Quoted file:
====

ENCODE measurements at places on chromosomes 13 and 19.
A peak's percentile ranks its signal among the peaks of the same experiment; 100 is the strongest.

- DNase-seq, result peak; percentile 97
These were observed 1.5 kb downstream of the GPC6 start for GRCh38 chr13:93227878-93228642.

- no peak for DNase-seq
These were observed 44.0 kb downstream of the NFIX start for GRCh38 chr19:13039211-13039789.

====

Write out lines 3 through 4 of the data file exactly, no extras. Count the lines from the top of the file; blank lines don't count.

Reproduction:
- DNase-seq, result peak; percentile 97
These were observed 1.5 kb downstream of the GPC6 start for GRCh38 chr13:93227878-93228642.